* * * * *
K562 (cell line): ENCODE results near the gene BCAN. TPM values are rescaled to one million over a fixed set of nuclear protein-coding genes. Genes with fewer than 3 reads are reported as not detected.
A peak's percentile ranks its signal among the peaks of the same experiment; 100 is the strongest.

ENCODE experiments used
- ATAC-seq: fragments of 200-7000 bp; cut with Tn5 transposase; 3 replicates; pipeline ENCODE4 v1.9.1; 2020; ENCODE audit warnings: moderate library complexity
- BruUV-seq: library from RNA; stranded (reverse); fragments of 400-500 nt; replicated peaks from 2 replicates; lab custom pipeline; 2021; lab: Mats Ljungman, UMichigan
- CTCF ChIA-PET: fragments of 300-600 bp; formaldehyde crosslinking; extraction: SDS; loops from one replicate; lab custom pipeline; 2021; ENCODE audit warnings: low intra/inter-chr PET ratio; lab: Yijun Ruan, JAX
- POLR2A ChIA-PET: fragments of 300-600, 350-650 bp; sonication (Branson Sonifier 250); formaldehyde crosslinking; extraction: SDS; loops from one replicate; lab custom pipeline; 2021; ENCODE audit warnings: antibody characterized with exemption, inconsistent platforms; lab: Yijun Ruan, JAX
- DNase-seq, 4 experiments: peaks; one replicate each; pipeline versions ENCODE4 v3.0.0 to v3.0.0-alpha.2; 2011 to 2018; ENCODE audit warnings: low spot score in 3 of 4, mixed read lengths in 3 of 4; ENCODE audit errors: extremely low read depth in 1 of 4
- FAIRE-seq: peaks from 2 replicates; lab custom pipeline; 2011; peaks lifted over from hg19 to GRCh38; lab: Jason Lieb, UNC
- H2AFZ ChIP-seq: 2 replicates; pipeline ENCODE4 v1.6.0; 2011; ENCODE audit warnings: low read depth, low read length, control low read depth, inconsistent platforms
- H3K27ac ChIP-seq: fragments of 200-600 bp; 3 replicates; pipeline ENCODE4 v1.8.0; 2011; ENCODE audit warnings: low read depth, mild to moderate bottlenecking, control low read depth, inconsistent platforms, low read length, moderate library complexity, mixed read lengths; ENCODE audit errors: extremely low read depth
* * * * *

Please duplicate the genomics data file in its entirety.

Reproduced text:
K562 (cell line): ENCODE results near the gene BCAN. TPM values are rescaled to one million over a fixed set of nuclear protein-coding genes. Genes with fewer than 3 reads are reported as not detected.
A peak's percentile ranks its signal among the peaks of the same experiment; 100 is the strongest.

ENCODE experiments used
- ATAC-seq: fragments of 200-7000 bp; cut with Tn5 transposase; 3 replicates; pipeline ENCODE4 v1.9.1; 2020; ENCODE audit warnings: moderate library complexity
- BruUV-seq: library from RNA; stranded (reverse); fragments of 400-500 nt; replicated peaks from 2 replicates; lab custom pipeline; 2021; lab: Mats Ljungman, UMichigan
- CTCF ChIA-PET: fragments of 300-600 bp; formaldehyde crosslinking; extraction: SDS; loops from one replicate; lab custom pipeline; 2021; ENCODE audit warnings: low intra/inter-chr PET ratio; lab: Yijun Ruan, JAX
- POLR2A ChIA-PET: fragments of 300-600, 350-650 bp; sonication (Branson Sonifier 250); formaldehyde crosslinking; extraction: SDS; loops from one replicate; lab custom pipeline; 2021; ENCODE audit warnings: antibody characterized with exemption, inconsistent platforms; lab: Yijun Ruan, JAX
- DNase-seq, 4 experiments: peaks; one replicate each; pipeline versions ENCODE4 v3.0.0 to v3.0.0-alpha.2; 2011 to 2018; ENCODE audit warnings: low spot score in 3 of 4, mixed read lengths in 3 of 4; ENCODE audit errors: extremely low read depth in 1 of 4
- FAIRE-seq: peaks from 2 replicates; lab custom pipeline; 2011; peaks lifted over from hg19 to GRCh38; lab: Jason Lieb, UNC
- H2AFZ ChIP-seq: 2 replicates; pipeline ENCODE4 v1.6.0; 2011; ENCODE audit warnings: low read depth, low read length, control low read depth, inconsistent platforms
- H3K27ac ChIP-seq: fragments of 200-600 bp; 3 replicates; pipeline ENCODE4 v1.8.0; 2011; ENCODE audit warnings: low read depth, mild to moderate bottlenecking, control low read depth, inconsistent platforms, low read length, moderate library complexity, mixed read lengths; ENCODE audit errors: extremely low read depth